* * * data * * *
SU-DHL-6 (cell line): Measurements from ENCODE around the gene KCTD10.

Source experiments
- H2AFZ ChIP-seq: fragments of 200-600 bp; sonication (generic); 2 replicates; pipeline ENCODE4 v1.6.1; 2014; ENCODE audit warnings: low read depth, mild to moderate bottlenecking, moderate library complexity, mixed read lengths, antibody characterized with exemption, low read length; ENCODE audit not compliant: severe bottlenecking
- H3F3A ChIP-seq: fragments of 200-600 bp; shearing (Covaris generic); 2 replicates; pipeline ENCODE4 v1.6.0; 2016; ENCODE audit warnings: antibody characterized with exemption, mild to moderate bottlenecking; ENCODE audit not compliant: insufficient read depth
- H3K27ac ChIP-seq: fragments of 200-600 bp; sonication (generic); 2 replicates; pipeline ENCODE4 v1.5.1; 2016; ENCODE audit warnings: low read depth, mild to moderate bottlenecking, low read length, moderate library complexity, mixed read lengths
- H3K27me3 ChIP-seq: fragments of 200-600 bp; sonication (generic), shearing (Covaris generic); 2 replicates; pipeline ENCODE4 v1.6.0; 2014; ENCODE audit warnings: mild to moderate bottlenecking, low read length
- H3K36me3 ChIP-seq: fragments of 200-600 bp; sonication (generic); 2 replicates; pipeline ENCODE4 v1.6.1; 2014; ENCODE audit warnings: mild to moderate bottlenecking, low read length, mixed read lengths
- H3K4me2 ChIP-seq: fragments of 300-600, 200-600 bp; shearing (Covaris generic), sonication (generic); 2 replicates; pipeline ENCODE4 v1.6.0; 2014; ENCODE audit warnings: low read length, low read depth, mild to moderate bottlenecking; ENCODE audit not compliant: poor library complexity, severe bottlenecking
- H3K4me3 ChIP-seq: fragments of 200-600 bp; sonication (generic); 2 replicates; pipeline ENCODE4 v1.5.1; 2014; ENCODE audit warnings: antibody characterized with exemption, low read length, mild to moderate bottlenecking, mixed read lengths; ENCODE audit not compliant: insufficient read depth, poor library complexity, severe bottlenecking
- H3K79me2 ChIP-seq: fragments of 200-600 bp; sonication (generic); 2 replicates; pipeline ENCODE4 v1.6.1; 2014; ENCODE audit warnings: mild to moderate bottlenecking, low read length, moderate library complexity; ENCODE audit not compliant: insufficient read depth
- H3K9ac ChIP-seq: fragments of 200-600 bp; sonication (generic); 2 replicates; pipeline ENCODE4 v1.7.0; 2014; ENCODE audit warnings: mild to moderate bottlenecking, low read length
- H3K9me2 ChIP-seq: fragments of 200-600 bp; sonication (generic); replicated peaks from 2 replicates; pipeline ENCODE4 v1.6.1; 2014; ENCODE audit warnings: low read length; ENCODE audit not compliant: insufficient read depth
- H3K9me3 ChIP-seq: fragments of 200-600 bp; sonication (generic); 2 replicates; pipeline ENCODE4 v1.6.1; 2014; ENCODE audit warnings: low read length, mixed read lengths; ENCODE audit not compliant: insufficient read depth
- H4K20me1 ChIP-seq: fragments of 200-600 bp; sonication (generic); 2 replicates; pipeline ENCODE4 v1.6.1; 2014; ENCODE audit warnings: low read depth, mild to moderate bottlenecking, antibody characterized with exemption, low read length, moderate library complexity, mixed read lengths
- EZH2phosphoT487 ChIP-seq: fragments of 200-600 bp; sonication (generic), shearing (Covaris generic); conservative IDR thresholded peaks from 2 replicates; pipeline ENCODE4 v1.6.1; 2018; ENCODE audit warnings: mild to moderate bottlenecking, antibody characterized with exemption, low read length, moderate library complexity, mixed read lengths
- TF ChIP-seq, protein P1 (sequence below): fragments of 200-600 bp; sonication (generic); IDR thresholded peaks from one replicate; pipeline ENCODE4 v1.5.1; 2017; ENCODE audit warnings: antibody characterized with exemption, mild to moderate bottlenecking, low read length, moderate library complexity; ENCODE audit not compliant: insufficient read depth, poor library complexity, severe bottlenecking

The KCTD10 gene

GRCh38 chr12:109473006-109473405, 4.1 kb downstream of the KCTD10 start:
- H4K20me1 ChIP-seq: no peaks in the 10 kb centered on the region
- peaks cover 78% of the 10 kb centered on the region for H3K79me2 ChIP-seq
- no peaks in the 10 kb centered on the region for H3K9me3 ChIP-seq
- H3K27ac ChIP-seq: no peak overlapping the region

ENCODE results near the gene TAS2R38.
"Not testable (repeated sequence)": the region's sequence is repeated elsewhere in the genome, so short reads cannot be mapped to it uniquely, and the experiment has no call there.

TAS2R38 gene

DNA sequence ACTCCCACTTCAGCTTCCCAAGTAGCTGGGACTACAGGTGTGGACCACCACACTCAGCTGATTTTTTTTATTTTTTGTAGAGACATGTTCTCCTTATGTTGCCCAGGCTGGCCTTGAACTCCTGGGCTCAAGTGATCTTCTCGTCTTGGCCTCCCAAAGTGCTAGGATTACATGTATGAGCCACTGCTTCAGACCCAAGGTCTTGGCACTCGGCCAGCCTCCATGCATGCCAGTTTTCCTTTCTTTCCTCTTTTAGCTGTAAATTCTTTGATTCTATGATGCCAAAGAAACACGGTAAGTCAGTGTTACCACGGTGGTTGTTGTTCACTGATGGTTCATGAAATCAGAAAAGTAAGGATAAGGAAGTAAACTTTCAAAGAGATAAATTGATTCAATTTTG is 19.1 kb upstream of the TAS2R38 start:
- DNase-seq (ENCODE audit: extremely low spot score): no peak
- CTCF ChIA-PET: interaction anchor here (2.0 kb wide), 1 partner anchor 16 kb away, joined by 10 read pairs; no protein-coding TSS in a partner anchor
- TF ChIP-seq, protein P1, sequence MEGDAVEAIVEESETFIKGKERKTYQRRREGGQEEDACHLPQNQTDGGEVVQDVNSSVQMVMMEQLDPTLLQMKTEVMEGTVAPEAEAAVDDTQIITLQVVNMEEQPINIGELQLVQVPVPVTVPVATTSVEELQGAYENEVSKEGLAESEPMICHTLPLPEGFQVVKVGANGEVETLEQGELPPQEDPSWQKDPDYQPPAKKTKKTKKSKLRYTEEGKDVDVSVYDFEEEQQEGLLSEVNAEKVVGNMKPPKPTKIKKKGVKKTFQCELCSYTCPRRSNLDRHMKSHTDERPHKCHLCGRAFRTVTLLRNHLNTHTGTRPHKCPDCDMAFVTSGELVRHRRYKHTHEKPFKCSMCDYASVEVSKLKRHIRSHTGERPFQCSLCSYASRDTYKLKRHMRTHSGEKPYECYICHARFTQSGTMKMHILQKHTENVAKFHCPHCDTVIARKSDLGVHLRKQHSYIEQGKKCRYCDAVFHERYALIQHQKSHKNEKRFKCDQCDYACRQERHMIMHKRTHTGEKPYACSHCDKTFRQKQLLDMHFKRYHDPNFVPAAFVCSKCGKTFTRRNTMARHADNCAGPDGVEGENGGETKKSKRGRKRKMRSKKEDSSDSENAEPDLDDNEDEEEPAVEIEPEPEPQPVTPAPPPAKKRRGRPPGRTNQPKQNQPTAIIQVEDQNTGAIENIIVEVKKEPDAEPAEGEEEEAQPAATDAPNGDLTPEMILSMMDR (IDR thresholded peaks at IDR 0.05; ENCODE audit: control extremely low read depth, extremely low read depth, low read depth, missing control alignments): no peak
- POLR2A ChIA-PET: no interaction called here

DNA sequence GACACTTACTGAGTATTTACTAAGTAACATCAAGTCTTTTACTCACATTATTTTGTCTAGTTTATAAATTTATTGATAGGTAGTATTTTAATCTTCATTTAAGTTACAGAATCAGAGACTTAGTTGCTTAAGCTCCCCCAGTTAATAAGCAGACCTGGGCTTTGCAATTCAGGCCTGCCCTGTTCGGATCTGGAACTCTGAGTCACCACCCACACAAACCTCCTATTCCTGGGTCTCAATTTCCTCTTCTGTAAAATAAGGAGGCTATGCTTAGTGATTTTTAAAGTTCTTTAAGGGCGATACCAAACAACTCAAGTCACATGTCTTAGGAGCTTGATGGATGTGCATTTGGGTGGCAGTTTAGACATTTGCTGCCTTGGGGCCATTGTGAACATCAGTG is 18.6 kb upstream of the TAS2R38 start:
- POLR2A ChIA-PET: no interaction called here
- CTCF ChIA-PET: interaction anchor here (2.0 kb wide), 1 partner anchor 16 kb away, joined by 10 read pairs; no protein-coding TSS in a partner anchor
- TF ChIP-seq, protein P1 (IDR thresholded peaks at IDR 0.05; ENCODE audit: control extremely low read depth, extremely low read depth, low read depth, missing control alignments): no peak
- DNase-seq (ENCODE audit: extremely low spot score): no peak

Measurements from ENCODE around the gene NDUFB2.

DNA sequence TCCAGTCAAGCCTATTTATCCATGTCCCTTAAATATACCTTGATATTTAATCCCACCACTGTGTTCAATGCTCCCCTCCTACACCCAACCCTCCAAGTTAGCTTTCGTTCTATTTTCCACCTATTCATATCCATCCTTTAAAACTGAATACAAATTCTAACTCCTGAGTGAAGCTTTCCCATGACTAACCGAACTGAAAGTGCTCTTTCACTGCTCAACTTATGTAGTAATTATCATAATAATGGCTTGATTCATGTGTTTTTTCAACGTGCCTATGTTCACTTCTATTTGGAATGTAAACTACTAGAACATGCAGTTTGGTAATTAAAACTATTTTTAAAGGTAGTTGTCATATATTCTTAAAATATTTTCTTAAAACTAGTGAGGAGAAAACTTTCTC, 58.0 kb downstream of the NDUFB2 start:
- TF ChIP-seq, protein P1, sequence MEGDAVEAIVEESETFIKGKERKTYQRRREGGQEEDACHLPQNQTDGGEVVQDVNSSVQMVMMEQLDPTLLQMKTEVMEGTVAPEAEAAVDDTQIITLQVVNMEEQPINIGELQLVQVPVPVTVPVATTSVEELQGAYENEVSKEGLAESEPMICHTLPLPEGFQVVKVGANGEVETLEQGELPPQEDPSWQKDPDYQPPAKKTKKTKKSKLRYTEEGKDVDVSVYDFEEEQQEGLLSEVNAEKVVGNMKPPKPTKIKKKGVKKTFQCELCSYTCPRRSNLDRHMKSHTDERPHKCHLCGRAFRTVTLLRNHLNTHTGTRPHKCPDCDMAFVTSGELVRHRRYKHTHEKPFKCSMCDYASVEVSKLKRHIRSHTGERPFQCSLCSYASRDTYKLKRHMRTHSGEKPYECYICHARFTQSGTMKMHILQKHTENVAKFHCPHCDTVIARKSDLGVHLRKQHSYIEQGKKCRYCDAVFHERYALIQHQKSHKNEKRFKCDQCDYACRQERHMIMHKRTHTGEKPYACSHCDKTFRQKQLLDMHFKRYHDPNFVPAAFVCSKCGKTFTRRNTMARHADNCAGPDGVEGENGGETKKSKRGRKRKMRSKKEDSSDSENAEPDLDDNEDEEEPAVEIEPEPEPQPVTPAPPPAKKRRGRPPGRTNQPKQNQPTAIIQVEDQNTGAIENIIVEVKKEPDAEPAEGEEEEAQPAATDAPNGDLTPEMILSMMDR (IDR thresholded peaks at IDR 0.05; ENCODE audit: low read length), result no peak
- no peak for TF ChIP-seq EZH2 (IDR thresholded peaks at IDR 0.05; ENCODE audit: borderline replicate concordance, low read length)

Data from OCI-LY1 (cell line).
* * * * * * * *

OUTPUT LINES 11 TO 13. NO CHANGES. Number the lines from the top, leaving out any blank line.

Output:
- H3K9ac ChIP-seq: fragments of 200-600 bp; sonication (generic); 2 replicates; pipeline ENCODE4 v1.7.0; 2014; ENCODE audit warnings: mild to moderate bottlenecking, low read length
- H3K9me2 ChIP-seq: fragments of 200-600 bp; sonication (generic); replicated peaks from 2 replicates; pipeline ENCODE4 v1.6.1; 2014; ENCODE audit warnings: low read length; ENCODE audit not compliant: insufficient read depth
- H3K9me3 ChIP-seq: fragments of 200-600 bp; sonication (generic); 2 replicates; pipeline ENCODE4 v1.6.1; 2014; ENCODE audit warnings: low read length, mixed read lengths; ENCODE audit not compliant: insufficient read depth